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Athenex shares fall after reporting bigger-than-expected loss

Athenex Inc. said Monday it expects its new factory in Dunkirk to be completed by the end of March 2019, but the drug development company's shares tumbled by 5 percent after its fourth-quarter loss was far bigger than analysts expected.

Athenex reported a loss of $28.3 million, or 49 cents per share, during the quarter that ended in December. While that was less than the $40.1 million, or 98 cents per share, that Athenex lost during the same period in 2016, it was much more than the loss of 16 cents per share that analysts were expecting.

Athenex's sales nearly tripled to $14.9 million from $5.1 million, but the increase was less than analysts were forecasting. Analysts expected the company to report more than $20 million in revenues during the quarter.

The shortfall in sales and the bigger-than-expected loss caused Athenex stock to fall more than 5 percent, or 88 cents, to $15.31 on Monday. The shares had fallen as low as $14.40 in mid-day trading.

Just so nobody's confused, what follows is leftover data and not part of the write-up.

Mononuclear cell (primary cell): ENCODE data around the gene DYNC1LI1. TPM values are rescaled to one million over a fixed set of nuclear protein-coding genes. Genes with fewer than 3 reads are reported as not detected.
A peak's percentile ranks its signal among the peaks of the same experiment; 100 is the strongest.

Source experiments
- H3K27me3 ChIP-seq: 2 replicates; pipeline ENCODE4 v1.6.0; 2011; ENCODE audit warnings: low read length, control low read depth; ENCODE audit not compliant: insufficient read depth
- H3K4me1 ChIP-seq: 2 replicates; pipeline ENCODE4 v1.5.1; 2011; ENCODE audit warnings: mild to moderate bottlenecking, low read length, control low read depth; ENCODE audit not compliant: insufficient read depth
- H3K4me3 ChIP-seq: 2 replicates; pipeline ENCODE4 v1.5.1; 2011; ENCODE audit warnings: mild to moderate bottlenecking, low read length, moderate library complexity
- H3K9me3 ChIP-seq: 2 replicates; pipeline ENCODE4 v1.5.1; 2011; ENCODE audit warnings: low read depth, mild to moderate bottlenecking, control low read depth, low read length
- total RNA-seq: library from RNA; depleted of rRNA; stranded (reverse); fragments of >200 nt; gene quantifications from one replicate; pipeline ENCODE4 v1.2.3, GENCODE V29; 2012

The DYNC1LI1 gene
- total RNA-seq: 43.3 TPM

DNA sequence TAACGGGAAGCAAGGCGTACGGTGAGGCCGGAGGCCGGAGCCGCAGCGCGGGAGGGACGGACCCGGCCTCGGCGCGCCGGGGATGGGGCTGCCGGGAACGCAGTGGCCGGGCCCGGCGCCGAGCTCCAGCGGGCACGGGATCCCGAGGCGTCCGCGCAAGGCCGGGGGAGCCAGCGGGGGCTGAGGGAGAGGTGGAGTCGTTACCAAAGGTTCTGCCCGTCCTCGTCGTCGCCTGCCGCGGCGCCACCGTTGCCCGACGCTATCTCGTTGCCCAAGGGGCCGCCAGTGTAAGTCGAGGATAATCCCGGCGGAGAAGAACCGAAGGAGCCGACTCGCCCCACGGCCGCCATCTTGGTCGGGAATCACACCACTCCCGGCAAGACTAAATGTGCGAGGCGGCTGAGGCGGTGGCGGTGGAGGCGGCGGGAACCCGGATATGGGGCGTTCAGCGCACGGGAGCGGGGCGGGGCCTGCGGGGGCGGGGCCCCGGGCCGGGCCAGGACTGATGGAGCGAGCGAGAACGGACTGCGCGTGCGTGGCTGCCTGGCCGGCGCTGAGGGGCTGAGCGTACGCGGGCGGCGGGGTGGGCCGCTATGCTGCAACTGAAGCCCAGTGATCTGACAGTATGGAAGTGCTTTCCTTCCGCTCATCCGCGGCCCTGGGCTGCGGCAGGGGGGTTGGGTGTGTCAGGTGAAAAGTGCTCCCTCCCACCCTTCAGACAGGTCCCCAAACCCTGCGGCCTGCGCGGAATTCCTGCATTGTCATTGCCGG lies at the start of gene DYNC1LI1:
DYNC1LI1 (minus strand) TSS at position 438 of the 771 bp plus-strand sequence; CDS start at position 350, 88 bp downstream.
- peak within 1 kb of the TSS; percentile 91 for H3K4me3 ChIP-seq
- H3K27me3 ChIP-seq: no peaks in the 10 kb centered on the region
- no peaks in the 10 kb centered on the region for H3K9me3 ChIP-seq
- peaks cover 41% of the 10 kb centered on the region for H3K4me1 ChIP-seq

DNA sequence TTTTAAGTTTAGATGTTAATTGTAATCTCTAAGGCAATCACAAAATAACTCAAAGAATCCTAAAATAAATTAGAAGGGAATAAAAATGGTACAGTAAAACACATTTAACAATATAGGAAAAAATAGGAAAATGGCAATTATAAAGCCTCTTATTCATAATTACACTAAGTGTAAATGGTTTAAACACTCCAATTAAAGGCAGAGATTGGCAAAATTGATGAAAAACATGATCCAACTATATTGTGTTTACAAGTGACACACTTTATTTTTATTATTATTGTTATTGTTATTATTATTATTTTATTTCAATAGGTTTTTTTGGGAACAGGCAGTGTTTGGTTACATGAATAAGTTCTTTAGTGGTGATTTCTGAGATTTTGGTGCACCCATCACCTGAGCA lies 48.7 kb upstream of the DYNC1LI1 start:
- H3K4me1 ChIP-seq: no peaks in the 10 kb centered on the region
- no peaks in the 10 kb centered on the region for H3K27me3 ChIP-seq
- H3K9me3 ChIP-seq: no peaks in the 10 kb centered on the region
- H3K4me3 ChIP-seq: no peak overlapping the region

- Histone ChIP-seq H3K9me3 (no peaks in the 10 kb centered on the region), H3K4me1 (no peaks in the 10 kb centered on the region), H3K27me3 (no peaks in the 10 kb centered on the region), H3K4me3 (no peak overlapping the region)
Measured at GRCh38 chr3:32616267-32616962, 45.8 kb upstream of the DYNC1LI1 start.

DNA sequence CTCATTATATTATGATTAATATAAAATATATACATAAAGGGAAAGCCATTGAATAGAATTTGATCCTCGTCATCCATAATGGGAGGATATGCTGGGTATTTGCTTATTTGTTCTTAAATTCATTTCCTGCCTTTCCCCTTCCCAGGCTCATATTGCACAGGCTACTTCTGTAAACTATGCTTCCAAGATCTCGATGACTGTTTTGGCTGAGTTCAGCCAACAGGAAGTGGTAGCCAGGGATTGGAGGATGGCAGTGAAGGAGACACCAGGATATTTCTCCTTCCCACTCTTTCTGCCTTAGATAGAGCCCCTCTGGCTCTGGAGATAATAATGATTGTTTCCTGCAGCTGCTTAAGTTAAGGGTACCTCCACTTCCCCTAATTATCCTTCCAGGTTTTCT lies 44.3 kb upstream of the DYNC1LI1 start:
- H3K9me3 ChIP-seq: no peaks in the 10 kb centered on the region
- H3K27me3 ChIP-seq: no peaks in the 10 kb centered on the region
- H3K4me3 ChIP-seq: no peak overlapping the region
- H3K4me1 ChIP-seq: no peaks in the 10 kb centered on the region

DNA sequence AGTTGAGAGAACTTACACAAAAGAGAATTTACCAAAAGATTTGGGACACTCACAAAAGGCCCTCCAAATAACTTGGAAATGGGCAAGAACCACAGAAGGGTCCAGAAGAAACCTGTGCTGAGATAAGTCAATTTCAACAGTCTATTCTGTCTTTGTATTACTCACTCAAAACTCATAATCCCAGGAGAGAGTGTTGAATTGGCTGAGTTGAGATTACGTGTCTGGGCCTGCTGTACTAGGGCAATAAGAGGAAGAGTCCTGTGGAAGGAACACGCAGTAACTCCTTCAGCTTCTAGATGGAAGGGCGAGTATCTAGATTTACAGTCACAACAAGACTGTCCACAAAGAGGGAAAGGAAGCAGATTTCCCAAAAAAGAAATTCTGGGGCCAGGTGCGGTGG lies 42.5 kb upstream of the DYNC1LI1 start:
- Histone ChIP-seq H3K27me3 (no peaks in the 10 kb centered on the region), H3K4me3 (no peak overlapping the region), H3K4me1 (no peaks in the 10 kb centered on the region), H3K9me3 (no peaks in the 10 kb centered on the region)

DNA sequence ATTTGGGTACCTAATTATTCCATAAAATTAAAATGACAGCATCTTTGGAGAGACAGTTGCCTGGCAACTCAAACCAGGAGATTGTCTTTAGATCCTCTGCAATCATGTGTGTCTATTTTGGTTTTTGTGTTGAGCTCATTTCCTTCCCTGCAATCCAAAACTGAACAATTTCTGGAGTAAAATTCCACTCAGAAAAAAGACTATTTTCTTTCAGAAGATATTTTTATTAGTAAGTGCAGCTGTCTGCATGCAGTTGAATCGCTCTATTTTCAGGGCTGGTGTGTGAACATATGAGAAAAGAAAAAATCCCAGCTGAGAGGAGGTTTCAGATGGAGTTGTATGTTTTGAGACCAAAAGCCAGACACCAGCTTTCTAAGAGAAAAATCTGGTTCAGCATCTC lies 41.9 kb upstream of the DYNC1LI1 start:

Athenex, however, is expecting its rapid sales growth to continue this year. The company said it expects revenues this year to roughly triple to between $100 million and $125 million, up from $38 million during 2017.

Athenex is trying to develop new cancer drugs that can be administered in pill form rather than intravenously. And it has developed a way of inhibiting a type of protein, which Athenex officials believe could help limit the growth of some types of cancer. Two of its prospective drugs are in advanced Phase 3 clinical trials.

The company also is making and selling other types of generic drugs in a push to build a revenue stream at a time when its own drug-development efforts are burning through upwards of $20 million in cash during each quarter.

Athenex, which raised $68 million from a secondary stock offering during the quarter, finished the year with $51 million in cash and short-term investments, down from $69 million in September as the company spent heavily on clinical trials for the drugs it is developing and absorbed higher licensing fees at its specialty drug business, which has added 12 new drugs to its stable of products.

The company, which has more than 400 employees, has promised to create 450 jobs and spend more than $1.5 billion on operating expenses at the Dunkirk factory during the first 10 years that it is open in return for being able to lease the plant for $1 a year. The company has the option to extend the lease for a second 10-year term under virtually the same financial arrangement.

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